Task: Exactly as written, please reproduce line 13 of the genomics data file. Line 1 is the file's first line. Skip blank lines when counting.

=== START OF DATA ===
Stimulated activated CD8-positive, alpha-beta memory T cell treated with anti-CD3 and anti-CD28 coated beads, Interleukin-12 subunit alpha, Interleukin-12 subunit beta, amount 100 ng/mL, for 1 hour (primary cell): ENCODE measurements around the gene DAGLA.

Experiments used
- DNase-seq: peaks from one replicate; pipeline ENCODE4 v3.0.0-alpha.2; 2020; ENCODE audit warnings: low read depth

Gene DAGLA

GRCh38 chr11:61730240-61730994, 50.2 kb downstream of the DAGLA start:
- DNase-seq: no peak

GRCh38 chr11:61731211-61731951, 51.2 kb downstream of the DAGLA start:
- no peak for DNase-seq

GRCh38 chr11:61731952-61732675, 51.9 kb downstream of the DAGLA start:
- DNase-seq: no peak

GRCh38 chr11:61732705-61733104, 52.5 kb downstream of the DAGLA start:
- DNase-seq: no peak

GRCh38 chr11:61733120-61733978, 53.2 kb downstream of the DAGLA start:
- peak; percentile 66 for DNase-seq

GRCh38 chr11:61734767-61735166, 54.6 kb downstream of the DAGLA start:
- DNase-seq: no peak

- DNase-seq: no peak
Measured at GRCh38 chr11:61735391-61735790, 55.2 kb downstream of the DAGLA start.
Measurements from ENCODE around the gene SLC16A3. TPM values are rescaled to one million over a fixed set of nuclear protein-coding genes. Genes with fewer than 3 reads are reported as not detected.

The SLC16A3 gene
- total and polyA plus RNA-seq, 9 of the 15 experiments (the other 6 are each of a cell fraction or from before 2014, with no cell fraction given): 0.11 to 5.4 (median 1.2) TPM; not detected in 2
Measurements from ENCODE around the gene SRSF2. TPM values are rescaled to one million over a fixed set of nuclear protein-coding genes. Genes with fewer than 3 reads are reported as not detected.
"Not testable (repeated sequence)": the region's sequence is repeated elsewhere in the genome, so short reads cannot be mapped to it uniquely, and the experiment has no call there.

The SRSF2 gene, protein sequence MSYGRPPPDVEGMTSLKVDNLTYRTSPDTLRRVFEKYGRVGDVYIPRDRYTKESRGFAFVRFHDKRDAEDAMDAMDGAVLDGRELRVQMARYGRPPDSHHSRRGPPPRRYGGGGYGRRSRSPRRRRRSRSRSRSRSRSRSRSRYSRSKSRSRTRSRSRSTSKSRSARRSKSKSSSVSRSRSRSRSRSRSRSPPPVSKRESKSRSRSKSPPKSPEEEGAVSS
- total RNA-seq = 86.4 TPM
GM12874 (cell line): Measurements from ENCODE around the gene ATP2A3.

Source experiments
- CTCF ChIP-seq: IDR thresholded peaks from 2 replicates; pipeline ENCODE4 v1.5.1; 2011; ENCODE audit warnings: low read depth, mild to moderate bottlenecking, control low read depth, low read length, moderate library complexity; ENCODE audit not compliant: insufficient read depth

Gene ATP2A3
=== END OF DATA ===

GRCh38 chr11:61733120-61733978, 53.2 kb downstream of the DAGLA start: